Friday, September 17, 2010

Extracts: "Worship and living are not two separate realms."

Yom Kippur (the Day of Atonement) starts this evening, and I'm reading these words now from Abraham Joshua Heschel's book God in Search of Man:
The problem of living does not begin with the question of how to take care of the rascals, of how to prevent delinquency or hideous crimes. The problem of living begins with the realization that all of us blunder in our dealings with our fellow men. The silent atrocities, the secret scandals... are the true seat of moral infection. The problem of living begins, in fact, in relation to our own selves, in the handling of our emotional functions, in the way we deal with envy, greed, and pride.

Worship and living are not two separate realms. Unless living is a form of worship, our worship has no life. Religion is not a reservation, a tract of time reserved for solemn celebrations on festive days. The spirit withers when confined in splendid isolation. What is decisive is not the climax we reach in rare moments, but how the achievements of rare moments affect the climate of the entire life. The goal of Jewish law is to be the grammar of living, dealing with all relations and functions of living.

Religion is trying to teach us that no act is trite, every moment is an extraordinary occasion.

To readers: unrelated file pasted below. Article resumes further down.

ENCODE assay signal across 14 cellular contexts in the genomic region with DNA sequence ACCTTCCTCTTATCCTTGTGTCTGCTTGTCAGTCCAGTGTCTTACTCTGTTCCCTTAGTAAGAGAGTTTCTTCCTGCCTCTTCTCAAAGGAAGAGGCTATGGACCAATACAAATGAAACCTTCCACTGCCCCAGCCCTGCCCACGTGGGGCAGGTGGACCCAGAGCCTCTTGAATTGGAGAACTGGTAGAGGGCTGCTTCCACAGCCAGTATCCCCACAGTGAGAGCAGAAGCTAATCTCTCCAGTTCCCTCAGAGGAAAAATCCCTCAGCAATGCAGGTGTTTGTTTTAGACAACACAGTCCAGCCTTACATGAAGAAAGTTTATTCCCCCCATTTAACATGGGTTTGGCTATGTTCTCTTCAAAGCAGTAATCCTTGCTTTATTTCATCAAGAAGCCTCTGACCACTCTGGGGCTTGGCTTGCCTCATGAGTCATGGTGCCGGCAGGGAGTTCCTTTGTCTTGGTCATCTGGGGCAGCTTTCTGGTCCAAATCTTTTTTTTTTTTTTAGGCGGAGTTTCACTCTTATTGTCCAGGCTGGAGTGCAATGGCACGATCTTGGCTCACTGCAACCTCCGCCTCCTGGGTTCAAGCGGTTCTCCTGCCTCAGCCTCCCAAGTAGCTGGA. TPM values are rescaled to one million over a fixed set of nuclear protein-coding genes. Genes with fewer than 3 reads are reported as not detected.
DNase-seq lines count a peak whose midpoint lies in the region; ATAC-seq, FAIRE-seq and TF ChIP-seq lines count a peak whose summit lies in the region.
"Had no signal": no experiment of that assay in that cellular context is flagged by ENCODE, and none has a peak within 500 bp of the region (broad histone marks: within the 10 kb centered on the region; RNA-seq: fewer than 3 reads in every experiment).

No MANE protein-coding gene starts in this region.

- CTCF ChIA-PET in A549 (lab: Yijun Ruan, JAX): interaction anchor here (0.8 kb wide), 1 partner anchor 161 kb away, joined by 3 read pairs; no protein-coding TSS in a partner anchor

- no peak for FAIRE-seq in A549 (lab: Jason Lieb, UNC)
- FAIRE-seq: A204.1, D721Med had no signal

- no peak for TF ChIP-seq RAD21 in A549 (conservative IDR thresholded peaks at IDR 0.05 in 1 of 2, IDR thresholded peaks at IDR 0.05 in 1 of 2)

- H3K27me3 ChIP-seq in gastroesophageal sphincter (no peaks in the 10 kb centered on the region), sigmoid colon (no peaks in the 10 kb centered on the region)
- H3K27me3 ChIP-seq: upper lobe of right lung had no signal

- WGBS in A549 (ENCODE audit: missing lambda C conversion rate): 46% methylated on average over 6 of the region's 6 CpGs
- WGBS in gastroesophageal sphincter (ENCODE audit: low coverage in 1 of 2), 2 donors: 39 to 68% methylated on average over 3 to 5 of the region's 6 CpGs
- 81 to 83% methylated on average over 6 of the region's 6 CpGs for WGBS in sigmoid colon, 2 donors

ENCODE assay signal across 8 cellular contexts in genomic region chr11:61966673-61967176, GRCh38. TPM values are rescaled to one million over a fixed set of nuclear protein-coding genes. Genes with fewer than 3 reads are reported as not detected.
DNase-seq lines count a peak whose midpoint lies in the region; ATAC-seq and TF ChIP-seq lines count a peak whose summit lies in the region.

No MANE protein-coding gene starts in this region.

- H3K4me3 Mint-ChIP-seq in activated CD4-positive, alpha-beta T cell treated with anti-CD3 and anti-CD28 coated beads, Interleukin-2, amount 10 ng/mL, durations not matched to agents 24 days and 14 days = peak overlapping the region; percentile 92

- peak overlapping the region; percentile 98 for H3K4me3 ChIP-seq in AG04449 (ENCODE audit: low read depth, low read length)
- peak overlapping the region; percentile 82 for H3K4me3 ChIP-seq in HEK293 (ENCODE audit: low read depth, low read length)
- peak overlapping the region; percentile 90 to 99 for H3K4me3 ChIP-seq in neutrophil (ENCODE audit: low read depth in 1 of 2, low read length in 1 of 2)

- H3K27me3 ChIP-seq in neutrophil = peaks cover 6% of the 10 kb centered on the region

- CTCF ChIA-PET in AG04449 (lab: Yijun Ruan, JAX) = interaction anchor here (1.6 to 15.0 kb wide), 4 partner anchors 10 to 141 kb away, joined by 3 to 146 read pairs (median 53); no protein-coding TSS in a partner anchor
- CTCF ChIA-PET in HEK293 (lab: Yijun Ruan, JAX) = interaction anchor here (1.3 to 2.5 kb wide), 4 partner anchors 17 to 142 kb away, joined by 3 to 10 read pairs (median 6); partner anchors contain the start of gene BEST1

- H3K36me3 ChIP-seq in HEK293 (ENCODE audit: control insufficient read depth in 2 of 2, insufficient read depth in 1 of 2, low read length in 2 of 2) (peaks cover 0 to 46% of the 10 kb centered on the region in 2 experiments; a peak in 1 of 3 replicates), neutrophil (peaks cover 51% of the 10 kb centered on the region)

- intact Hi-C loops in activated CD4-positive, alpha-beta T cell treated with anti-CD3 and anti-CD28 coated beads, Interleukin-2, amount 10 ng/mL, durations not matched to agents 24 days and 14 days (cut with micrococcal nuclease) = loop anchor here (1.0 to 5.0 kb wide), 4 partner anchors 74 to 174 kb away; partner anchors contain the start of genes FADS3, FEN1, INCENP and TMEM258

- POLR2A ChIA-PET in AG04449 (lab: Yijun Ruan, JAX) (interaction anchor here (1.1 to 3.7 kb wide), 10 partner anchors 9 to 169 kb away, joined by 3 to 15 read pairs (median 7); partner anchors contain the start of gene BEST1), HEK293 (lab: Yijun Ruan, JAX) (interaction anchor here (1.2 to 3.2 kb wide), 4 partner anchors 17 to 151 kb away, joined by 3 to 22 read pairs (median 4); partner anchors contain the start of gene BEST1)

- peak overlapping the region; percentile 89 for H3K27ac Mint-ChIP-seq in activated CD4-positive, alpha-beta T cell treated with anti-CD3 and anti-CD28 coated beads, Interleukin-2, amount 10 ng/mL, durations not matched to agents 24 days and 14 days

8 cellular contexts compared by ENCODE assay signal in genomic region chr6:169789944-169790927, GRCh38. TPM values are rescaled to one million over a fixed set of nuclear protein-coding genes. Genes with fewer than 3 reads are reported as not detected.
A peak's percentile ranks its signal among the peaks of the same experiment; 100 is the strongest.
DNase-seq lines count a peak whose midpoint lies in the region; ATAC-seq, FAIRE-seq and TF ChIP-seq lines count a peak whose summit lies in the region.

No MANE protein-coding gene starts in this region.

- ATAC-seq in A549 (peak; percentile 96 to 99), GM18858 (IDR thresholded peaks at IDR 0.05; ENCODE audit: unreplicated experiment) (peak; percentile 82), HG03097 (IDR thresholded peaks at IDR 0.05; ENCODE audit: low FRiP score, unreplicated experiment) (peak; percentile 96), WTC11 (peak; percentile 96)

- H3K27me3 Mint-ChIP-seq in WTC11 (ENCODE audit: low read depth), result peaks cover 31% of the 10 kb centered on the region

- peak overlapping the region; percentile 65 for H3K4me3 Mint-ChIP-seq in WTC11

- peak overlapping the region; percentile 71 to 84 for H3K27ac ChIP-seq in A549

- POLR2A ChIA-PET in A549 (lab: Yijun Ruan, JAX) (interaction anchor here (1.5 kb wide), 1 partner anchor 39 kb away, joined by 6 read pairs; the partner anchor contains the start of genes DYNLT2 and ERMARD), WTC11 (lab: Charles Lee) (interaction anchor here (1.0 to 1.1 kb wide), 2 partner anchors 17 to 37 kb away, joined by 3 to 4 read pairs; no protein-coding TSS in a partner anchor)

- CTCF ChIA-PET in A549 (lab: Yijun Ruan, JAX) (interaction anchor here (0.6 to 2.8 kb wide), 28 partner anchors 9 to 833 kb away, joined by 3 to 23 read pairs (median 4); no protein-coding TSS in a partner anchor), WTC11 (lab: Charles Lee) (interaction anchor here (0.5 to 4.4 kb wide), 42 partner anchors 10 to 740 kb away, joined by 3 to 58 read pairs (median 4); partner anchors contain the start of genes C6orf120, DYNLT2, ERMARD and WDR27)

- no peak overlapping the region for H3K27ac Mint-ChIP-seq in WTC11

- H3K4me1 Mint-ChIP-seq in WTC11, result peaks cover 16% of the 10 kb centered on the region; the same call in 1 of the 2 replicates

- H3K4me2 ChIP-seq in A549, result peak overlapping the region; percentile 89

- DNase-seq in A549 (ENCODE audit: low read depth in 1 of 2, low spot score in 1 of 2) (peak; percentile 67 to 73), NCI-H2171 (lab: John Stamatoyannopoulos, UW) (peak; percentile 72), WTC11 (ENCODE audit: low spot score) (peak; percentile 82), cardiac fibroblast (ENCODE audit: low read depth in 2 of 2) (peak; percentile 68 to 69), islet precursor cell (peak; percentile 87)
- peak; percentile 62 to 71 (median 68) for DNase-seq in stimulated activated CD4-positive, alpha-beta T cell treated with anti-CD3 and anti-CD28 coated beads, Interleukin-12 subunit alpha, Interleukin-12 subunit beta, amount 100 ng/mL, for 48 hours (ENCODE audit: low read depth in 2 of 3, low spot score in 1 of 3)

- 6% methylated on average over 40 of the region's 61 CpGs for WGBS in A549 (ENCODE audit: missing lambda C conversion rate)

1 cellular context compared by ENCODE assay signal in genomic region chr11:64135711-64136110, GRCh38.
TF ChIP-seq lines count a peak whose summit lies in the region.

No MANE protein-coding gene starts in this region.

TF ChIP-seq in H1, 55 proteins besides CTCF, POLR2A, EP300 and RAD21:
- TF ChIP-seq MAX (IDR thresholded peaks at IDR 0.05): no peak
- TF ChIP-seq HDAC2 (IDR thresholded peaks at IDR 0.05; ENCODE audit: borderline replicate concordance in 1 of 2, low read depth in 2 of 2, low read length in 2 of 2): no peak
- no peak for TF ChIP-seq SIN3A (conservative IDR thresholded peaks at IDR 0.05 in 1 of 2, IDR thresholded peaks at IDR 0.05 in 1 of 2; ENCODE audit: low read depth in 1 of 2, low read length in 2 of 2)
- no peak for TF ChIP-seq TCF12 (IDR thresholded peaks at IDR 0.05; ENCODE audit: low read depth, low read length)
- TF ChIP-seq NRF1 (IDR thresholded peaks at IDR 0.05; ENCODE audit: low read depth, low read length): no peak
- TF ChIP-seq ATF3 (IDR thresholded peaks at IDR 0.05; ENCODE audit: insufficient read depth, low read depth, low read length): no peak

The highest peak of spiritual living is not necessarily reached in rare moments of ecstasy; the highest peak lies wherever we are and may be ascended in a common deed. There can be as sublime a holiness in performing friendship, in observing dietary laws day by day, as in uttering a prayer on the Day of Atonement.

It is not by the rare act of greatness that character is determined, but by everyday actions, by a constant effort to rend our callousness.

4 comments:

naida said...

wonderful post.
"It is not by the rare act of greatness that character is determined, but by everyday actions, by a constant effort to rend our callousness."
I think these are words to live by.

http://thebookworm07.blogspot.com/

patteran said...

There is a practicality about these edicts that says so much about that relationship between spirituality and day-to-day living that characterises Judaism. Set it against the cranky archaicisms of Catholicism (as so very evident currently) and one recognises clearly why the former faith system has lasted for so long and wonders how the latter faith system every lurched out of the Middle Ages.

Crystal Calliope said...

Thank you so much for sharing, I loved reading this.

Relyn said...

It is not by the rare act of greatness that character is determined, but by everyday actions, by a constant effort to rend our callousness.
I love this. Really love this. At my school, we always tell our students that character is the way you act when you think no one is looking. I love Heschel's definition even more.